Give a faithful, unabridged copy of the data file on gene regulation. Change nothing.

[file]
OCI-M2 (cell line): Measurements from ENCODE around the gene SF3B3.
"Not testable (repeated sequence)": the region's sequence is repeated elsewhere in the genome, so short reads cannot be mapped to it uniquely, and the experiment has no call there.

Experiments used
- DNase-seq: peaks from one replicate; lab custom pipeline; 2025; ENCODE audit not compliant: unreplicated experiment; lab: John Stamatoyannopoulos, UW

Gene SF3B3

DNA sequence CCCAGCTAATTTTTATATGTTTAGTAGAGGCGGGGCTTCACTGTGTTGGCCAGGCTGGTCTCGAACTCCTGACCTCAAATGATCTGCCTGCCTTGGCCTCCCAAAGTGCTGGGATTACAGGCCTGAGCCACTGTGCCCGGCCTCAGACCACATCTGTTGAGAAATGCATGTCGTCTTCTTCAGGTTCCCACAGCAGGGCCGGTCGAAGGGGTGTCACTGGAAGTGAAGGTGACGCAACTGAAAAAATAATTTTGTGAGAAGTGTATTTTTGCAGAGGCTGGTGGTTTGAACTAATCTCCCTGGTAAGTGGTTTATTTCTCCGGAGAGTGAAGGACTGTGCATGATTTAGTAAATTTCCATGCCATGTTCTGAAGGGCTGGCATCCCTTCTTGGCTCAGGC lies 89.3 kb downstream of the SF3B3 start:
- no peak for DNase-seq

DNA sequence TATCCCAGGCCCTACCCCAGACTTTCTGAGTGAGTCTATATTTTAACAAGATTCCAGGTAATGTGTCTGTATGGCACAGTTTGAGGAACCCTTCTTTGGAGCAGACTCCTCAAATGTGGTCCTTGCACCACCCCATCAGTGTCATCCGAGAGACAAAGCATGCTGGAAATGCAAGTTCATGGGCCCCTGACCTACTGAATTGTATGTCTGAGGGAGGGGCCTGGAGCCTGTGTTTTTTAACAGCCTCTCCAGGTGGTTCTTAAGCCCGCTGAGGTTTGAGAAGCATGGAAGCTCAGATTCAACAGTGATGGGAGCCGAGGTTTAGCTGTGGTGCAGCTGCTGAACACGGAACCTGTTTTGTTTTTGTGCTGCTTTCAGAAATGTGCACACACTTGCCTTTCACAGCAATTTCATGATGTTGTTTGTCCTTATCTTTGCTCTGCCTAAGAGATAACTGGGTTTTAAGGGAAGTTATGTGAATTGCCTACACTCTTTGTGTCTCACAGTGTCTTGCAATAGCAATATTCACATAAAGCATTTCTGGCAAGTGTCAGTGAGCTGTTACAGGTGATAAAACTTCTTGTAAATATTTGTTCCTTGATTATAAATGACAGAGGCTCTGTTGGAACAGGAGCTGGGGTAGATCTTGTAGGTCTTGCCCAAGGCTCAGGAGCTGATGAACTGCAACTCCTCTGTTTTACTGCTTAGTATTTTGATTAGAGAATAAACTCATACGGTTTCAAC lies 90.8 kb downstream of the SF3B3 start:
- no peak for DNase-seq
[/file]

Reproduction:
OCI-M2 (cell line): Measurements from ENCODE around the gene SF3B3.
"Not testable (repeated sequence)": the region's sequence is repeated elsewhere in the genome, so short reads cannot be mapped to it uniquely, and the experiment has no call there.

Experiments used
- DNase-seq: peaks from one replicate; lab custom pipeline; 2025; ENCODE audit not compliant: unreplicated experiment; lab: John Stamatoyannopoulos, UW

Gene SF3B3

DNA sequence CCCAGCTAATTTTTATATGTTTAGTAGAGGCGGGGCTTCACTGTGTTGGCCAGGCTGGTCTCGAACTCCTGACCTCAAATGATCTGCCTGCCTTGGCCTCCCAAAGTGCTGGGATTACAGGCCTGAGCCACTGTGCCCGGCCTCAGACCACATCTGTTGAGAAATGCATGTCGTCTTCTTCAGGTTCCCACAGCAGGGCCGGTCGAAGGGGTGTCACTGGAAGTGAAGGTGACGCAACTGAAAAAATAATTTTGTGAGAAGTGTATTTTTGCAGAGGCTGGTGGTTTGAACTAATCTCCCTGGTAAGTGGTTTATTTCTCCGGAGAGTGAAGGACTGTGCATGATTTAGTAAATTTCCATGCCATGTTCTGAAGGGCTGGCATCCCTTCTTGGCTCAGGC lies 89.3 kb downstream of the SF3B3 start:
- no peak for DNase-seq

DNA sequence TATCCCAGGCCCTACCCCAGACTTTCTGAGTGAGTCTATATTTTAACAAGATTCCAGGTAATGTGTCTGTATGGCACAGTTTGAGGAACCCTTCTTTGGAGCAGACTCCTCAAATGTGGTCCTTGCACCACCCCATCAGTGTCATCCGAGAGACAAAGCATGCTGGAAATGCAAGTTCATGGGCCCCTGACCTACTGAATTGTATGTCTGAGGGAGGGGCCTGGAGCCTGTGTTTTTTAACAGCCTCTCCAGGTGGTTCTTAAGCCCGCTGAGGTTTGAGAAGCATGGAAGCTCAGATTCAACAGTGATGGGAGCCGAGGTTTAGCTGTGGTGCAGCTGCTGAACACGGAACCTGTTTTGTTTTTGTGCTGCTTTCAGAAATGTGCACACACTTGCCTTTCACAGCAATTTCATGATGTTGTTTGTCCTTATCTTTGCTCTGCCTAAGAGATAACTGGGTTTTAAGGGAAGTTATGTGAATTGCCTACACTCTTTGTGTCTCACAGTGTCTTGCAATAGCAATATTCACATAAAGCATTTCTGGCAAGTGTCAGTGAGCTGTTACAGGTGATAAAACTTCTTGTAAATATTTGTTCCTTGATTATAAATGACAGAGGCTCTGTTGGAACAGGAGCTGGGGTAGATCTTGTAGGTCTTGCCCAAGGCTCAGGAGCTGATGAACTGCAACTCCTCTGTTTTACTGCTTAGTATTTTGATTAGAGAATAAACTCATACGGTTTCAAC lies 90.8 kb downstream of the SF3B3 start:
- no peak for DNase-seq